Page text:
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Bus Services (Hartlepool)

Volume 527: debated on Wednesday 4 May 2011

The Petition of residents of the borough of Hartlepool,

Declares that the petitioners are concerned that residents in areas of the borough such as The Headland and Burbank, as well as villagers in Dalton Piercy, Elwick and Greatham, have been left isolated and without transport following the decision of Hartlepool Borough council to cut public subsidy to private bus companies.

The Petitioners therefore request that the House of Commons urges the Secretary of State for Transport to work with the Secretary of State for Communities and Local Government, residents of the borough, Hartlepool Borough Council and bus operators immediately to reinstate the services and then to secure a financial settlement and a regulatory framework which provides a comprehensive, reliable and cheap system of bus transport in Hartlepool, designed to address the social and economic needs of passengers in both the urban and rural areas of the borough, rather than the narrow interests of private bus companies.

And the Petitioners remain, etc.—[Presented by Mr Iain Wright, Official Report, 28 March 2011; Vol. 526, c. 142 .]


Observations from the Secretary of State for Transport:

The Government continue to provide significant funds for local bus services, in Hartlepool and elsewhere: through bus subsidy for operators and via the national concessionary travel entitlement, which was protected in the Budget.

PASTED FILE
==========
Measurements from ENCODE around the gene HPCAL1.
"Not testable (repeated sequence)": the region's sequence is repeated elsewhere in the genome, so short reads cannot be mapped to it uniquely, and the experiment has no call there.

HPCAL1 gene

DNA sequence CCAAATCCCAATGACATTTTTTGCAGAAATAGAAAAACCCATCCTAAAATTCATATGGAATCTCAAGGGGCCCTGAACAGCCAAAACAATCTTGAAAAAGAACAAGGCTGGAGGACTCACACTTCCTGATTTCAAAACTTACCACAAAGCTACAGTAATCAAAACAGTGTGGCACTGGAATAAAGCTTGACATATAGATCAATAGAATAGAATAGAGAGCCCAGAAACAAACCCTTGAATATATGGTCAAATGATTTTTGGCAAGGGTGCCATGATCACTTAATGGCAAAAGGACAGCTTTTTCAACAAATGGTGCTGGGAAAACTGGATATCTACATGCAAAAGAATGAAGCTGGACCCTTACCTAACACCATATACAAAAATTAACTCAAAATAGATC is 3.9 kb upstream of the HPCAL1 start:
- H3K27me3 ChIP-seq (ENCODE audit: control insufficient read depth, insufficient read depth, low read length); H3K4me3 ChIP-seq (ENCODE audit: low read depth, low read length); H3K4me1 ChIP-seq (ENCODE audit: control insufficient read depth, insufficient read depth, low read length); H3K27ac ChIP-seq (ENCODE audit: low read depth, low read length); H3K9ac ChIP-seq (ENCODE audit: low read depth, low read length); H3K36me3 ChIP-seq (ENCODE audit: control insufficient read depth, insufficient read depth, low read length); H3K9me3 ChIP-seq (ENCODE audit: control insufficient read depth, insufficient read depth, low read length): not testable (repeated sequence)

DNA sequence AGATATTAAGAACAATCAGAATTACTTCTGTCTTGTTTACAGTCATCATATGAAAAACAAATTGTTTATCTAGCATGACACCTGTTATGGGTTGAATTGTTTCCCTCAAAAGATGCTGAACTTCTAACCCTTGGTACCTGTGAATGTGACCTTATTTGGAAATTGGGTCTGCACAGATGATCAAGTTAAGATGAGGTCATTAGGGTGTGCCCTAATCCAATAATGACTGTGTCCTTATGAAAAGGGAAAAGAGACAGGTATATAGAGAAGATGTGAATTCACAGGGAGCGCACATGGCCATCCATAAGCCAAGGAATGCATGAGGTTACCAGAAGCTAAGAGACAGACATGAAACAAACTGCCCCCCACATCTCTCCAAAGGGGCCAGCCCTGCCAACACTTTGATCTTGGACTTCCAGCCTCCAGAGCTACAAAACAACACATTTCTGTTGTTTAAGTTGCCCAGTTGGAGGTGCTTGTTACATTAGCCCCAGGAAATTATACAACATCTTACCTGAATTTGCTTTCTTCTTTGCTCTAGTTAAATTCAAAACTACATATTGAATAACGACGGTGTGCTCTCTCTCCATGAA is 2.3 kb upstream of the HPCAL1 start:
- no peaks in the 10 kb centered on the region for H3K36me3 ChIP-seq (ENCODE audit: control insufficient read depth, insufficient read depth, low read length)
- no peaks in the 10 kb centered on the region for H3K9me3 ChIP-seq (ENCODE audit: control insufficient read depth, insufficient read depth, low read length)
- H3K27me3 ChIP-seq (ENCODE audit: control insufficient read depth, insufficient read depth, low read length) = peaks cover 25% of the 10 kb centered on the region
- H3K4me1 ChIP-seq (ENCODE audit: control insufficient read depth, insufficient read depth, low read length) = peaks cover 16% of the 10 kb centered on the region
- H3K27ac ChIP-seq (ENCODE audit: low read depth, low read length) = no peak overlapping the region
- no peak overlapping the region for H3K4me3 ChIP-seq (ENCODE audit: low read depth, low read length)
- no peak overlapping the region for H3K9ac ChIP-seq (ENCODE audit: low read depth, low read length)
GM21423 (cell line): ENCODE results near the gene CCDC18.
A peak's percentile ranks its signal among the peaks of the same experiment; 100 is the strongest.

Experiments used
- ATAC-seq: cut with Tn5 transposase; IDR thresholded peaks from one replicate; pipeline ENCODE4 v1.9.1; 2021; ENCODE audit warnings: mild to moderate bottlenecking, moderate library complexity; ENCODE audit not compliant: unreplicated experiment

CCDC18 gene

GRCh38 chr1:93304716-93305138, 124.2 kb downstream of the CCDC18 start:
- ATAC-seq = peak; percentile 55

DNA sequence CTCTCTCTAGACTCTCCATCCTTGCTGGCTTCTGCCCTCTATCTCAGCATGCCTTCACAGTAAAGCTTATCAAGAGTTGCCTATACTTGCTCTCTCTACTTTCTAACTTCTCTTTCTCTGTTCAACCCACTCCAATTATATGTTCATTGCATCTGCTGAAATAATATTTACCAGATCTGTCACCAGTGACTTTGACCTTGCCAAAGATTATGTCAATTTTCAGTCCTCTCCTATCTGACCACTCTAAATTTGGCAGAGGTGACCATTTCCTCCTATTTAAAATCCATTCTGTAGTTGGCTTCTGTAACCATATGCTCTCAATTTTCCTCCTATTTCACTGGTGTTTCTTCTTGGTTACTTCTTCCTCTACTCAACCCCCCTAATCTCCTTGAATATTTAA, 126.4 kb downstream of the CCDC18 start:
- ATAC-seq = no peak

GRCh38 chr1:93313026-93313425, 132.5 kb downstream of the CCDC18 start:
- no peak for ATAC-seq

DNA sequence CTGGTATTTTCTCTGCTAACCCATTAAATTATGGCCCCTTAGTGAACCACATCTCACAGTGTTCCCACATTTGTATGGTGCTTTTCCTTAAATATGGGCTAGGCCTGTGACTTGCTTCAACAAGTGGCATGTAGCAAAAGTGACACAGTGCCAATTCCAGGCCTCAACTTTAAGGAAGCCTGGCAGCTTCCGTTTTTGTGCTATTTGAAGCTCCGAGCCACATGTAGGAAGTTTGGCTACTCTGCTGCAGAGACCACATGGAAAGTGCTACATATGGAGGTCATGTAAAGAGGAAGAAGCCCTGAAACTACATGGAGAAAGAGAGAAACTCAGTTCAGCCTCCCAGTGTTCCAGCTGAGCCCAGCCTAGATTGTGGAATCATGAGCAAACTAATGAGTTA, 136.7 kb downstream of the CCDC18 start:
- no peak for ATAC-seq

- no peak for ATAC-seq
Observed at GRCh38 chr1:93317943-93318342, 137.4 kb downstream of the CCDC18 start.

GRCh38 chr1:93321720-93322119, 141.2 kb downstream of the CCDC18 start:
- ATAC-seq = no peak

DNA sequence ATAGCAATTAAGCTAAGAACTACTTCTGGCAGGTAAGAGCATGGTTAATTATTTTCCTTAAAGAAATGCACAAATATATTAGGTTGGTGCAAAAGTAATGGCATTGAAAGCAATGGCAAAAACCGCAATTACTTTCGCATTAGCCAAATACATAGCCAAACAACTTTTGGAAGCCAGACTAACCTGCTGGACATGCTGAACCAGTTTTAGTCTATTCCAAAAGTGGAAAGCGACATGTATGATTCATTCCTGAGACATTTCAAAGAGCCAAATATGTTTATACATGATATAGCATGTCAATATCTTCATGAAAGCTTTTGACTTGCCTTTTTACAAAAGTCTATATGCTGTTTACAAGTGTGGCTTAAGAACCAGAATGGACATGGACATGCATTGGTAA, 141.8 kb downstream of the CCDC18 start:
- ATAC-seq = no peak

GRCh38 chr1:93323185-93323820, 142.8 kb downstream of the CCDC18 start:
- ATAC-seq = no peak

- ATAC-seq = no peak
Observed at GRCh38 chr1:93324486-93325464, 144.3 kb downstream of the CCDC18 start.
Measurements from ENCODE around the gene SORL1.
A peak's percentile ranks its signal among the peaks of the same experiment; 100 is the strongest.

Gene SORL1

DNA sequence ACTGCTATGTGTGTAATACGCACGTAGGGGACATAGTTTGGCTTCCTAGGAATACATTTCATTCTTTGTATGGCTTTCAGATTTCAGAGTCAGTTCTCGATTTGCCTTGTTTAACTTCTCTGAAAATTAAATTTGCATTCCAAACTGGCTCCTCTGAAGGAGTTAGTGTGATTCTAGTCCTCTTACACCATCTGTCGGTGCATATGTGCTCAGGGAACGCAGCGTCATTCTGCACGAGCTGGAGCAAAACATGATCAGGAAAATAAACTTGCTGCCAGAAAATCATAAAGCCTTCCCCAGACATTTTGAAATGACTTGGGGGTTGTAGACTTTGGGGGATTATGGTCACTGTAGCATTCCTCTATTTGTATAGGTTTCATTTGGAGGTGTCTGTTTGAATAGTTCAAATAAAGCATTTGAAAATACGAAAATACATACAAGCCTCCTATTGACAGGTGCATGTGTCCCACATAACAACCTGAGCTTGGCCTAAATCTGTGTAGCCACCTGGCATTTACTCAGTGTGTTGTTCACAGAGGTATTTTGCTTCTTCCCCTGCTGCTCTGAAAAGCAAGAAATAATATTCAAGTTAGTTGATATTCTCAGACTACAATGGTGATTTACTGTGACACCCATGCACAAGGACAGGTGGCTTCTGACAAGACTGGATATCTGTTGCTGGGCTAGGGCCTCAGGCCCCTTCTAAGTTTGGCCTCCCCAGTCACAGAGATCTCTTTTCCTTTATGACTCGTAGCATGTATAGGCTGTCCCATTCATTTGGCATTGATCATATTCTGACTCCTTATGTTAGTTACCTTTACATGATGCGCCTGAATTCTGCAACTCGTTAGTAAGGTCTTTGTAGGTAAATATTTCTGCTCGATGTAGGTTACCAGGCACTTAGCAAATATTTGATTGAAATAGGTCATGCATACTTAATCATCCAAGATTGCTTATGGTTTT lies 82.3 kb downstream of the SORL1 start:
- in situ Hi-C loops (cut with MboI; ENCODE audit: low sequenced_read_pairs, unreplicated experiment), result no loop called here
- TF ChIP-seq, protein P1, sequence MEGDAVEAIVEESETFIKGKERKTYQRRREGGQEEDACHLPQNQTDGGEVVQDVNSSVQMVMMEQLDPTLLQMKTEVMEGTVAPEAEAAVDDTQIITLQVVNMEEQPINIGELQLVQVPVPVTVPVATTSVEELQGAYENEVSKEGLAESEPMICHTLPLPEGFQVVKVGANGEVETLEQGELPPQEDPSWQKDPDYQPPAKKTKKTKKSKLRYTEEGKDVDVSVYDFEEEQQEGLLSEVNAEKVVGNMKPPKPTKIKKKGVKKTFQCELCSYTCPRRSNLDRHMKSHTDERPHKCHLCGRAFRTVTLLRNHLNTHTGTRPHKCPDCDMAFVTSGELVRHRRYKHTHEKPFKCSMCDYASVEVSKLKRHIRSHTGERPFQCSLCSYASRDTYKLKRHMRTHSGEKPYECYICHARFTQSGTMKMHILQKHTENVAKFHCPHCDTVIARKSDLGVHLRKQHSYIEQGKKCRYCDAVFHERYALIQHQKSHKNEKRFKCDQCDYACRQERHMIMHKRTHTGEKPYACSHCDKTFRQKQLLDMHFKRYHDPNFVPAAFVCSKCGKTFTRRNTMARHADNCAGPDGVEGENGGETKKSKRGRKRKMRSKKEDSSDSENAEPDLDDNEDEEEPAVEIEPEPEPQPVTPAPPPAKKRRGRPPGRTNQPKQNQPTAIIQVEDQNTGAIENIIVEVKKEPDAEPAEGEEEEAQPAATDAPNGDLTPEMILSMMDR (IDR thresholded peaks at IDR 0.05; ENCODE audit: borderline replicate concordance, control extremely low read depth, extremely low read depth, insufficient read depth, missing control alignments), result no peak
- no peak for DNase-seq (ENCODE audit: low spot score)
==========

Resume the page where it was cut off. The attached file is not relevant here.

However, it is not the role of central Government to determine which non-commercial bus services should be supported by local transport authorities. These are decisions which must be made locally, in consultation with the public.

I recognise that local councils are making difficult decisions in the light of reductions in revenue support from central Government, but they have almost total discretion about which services to value when budgeting for the future. Certain councils, such as East Riding of Yorkshire Council, have taken the decision to protect bus services and to make efficiencies elsewhere instead.

In rural areas, community transport can play a valuable role in preventing isolation. I therefore strongly encourage local councils to work in partnership with operators and local communities to examine how more flexible services might be provided. To facilitate this, my Department recently announced a £10 million fund for community transport in rural areas. Hartlepool Borough Council received a share of this fund, as well as six days of consultancy resource from the Community Transport Association.

With regard to the regulatory framework, the Government are waiting for the outcome of the current Competition Commission inquiry into the local bus market before making any decision of the future of bus services in England outside London. In the meantime, the Government encourage local transport authorities and commercial bus operators to work together to ensure that bus services meet the expectations of the travelling public.